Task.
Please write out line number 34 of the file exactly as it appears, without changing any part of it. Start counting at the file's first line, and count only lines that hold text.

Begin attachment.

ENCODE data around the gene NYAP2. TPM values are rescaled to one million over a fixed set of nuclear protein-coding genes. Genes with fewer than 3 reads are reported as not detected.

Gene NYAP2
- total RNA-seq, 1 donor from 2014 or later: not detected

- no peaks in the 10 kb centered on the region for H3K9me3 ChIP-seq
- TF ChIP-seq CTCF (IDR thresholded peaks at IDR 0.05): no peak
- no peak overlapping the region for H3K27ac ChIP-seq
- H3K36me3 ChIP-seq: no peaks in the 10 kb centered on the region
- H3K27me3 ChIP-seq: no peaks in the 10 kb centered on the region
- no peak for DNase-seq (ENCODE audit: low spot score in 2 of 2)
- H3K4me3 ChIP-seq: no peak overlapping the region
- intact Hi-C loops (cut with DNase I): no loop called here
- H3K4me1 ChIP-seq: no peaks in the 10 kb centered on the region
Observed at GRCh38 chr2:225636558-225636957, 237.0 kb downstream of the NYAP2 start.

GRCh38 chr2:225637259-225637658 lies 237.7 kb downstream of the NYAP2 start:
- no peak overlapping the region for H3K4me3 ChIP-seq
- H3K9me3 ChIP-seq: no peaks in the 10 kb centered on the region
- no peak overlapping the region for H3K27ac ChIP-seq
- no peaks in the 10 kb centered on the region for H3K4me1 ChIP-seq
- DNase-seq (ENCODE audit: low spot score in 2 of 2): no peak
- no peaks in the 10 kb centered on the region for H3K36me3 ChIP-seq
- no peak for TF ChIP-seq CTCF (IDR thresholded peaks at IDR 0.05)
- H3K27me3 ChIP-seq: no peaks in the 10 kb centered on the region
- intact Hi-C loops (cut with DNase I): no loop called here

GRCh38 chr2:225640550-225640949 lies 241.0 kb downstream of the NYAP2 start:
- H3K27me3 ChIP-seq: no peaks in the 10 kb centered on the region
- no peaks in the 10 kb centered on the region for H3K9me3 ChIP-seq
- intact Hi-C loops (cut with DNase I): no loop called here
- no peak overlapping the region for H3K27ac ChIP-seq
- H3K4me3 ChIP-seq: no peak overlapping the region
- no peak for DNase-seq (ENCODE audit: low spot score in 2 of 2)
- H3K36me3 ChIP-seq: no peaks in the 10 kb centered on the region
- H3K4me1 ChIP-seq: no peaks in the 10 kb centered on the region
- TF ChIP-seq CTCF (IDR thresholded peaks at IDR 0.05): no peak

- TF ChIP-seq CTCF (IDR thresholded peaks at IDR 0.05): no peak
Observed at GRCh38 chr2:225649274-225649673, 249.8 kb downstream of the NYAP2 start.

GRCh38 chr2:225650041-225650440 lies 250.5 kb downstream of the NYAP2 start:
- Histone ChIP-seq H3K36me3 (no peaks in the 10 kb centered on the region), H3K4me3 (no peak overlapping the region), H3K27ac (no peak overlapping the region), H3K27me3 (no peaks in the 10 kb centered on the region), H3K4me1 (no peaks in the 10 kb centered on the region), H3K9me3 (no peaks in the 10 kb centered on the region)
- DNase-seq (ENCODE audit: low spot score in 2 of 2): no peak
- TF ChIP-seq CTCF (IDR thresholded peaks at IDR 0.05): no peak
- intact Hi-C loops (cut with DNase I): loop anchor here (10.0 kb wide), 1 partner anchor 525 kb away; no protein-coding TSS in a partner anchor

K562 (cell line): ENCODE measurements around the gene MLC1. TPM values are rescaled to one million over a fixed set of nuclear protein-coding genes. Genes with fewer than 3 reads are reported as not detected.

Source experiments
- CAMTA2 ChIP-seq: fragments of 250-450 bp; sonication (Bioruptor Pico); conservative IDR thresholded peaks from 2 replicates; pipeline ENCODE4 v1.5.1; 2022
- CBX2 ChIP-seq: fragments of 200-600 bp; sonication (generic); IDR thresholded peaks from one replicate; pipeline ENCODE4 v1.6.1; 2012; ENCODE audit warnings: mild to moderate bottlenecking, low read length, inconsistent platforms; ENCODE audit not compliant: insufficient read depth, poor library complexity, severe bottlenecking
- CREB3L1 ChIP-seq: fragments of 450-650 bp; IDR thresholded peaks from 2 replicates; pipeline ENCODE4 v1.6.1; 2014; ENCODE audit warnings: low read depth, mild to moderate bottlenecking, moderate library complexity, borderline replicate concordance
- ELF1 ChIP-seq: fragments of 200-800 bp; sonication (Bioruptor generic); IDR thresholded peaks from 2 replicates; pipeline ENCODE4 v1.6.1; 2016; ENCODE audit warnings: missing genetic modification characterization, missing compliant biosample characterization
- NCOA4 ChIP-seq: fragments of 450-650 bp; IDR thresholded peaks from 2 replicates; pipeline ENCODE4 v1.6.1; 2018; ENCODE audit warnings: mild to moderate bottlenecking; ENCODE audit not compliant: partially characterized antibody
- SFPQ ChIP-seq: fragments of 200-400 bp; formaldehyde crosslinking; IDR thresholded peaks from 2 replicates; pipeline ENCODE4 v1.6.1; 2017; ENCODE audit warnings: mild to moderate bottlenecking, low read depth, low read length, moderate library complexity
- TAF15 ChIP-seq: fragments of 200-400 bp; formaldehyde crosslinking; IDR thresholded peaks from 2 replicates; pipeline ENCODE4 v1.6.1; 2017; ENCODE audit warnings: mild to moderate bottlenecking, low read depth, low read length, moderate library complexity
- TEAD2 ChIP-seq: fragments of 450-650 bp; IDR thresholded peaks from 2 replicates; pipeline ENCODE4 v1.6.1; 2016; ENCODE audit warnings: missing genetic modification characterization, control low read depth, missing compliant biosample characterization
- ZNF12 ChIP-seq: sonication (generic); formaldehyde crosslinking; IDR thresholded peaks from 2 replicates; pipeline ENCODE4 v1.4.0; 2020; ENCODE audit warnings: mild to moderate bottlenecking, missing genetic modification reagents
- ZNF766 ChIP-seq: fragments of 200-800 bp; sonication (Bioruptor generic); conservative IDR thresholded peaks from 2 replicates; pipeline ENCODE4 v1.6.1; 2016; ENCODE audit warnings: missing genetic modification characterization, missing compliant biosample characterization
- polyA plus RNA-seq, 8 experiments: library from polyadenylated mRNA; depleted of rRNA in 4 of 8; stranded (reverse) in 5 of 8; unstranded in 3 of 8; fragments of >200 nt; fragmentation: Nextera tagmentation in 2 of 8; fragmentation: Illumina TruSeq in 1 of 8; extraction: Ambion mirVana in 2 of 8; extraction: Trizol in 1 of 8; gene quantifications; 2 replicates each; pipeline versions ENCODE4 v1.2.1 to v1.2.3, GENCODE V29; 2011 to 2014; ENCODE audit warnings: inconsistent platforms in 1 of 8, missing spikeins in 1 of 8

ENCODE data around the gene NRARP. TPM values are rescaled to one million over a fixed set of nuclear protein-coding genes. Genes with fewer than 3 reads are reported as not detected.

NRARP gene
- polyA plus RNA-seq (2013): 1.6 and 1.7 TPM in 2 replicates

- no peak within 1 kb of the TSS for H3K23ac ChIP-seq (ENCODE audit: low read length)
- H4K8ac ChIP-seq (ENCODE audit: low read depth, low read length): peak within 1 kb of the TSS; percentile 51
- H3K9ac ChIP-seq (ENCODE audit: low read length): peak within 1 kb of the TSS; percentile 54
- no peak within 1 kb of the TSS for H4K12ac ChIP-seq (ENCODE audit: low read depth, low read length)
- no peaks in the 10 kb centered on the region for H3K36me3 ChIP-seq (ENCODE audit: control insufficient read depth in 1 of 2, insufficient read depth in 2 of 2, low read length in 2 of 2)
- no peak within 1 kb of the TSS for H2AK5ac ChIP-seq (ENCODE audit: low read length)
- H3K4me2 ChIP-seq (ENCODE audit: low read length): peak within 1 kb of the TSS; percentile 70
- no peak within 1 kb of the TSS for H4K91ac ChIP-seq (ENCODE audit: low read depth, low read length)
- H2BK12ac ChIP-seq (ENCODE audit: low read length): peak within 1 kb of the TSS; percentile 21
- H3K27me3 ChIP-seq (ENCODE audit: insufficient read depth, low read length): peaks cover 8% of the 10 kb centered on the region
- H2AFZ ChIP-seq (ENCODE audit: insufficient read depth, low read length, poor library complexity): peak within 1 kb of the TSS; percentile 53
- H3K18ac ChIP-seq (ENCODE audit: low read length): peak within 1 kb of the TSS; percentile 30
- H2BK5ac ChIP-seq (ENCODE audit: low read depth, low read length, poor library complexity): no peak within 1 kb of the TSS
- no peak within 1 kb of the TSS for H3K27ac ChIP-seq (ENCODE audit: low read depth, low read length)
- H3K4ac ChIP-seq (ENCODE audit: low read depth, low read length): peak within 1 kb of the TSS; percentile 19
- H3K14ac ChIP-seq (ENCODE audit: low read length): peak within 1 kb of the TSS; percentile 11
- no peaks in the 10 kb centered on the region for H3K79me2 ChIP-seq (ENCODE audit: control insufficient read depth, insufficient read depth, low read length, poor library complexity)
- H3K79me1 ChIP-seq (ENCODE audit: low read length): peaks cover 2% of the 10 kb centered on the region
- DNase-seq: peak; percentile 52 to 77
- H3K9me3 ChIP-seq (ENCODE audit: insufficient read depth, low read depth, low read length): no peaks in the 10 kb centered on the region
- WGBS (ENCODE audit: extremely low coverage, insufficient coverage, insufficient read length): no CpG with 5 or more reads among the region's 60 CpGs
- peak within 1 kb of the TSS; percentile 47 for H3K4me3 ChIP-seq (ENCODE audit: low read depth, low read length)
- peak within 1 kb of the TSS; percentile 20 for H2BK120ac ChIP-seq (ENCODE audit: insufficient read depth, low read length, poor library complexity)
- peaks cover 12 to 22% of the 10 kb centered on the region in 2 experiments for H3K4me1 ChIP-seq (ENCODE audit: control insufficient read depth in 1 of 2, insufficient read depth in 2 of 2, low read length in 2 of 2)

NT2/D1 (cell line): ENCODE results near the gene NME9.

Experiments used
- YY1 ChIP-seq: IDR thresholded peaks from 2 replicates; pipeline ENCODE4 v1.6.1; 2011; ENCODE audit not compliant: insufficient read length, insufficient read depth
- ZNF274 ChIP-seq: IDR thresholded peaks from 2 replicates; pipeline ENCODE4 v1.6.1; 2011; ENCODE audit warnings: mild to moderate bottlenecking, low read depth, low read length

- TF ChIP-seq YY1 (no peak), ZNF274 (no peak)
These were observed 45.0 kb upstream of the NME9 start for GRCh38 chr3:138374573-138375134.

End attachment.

- TF ChIP-seq CTCF (IDR thresholded peaks at IDR 0.05): no peak